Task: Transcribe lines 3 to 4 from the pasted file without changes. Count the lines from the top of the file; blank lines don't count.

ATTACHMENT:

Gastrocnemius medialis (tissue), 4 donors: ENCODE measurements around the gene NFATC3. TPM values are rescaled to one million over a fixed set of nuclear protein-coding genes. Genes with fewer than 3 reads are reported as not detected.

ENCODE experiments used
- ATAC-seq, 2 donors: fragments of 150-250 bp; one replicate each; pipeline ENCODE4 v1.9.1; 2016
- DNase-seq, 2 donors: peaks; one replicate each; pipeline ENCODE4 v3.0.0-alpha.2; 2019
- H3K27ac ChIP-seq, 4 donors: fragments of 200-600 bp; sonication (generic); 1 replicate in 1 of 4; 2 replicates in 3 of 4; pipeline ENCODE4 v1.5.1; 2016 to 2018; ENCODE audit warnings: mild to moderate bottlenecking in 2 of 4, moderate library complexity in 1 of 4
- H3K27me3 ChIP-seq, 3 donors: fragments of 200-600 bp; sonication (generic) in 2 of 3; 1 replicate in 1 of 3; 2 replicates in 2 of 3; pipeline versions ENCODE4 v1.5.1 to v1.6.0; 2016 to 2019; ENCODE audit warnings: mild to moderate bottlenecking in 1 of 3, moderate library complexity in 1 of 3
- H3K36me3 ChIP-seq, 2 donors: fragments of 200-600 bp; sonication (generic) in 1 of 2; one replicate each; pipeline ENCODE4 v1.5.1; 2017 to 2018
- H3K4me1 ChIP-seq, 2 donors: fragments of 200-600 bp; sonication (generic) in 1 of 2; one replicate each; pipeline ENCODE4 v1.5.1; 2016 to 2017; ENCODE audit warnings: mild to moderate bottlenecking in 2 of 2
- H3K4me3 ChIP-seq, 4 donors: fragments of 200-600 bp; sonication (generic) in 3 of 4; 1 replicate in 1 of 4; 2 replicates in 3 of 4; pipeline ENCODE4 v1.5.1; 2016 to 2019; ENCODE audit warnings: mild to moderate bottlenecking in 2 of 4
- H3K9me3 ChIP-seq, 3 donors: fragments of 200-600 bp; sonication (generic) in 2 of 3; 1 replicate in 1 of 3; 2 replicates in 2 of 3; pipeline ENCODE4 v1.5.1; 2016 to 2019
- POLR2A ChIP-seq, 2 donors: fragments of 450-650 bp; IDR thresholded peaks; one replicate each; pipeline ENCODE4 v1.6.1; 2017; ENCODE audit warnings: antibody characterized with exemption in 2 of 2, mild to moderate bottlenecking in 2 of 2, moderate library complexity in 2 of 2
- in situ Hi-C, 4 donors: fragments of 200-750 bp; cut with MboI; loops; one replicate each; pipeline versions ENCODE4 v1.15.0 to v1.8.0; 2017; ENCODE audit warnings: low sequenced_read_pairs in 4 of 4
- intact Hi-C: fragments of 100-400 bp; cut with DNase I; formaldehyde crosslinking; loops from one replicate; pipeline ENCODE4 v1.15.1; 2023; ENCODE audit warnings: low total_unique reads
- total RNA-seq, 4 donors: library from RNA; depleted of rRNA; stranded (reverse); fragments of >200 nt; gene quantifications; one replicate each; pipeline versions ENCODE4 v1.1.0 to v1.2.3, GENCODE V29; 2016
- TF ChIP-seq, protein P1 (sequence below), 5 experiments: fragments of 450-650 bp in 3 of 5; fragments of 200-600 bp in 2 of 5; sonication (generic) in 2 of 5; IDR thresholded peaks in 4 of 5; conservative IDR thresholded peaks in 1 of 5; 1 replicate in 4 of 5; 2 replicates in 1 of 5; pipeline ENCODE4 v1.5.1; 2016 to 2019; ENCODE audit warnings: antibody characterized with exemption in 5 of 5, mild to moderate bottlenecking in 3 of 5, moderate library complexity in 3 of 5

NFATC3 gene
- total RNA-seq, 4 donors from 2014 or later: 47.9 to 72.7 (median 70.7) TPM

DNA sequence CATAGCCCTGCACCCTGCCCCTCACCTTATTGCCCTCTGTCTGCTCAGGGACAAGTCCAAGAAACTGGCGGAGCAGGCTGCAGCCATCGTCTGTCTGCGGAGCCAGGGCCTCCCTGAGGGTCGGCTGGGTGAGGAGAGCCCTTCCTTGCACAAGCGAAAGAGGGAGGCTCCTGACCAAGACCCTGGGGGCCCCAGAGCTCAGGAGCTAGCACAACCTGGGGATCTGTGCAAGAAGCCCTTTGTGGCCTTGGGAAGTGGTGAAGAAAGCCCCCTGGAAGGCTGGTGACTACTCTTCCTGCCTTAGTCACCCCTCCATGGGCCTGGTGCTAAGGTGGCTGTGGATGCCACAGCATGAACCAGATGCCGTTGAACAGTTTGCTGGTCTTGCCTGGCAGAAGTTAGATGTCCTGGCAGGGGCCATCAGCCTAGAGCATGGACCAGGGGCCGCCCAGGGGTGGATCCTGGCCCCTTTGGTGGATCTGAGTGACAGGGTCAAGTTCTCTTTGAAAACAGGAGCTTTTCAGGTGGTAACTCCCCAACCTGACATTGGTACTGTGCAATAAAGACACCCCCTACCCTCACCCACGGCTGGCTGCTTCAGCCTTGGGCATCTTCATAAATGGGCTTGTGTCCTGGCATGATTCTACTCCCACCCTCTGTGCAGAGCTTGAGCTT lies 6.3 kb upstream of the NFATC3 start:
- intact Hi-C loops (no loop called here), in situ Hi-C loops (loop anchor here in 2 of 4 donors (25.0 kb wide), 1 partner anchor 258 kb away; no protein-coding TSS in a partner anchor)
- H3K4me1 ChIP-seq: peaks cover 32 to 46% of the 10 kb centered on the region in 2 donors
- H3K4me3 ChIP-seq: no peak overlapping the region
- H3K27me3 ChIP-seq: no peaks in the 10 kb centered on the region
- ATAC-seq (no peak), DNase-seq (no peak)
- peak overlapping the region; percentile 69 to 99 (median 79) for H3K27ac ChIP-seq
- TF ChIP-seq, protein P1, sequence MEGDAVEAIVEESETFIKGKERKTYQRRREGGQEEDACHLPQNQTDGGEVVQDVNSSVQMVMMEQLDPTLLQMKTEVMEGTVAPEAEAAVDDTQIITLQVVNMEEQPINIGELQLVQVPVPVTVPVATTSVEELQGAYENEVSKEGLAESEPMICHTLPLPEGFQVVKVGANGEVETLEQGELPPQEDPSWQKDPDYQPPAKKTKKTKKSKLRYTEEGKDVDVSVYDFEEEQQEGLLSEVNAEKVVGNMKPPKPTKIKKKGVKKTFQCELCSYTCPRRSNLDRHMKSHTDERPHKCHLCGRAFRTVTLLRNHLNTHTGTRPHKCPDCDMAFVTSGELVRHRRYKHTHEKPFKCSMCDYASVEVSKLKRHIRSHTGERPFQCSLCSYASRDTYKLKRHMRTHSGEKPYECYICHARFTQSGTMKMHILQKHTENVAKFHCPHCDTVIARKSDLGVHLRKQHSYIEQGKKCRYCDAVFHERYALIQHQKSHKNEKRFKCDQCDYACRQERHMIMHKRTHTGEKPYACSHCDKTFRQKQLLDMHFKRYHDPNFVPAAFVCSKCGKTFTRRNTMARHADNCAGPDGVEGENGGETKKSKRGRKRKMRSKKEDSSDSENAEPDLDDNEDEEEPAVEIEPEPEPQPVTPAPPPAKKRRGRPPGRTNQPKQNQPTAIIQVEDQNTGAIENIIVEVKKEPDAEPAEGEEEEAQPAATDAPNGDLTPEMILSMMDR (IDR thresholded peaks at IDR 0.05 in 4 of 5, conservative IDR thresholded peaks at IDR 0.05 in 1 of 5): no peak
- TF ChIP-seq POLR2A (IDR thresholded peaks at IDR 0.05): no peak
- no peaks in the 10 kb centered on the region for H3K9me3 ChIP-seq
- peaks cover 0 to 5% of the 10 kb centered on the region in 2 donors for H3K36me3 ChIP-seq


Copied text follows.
- ATAC-seq, 2 donors: fragments of 150-250 bp; one replicate each; pipeline ENCODE4 v1.9.1; 2016
- DNase-seq, 2 donors: peaks; one replicate each; pipeline ENCODE4 v3.0.0-alpha.2; 2019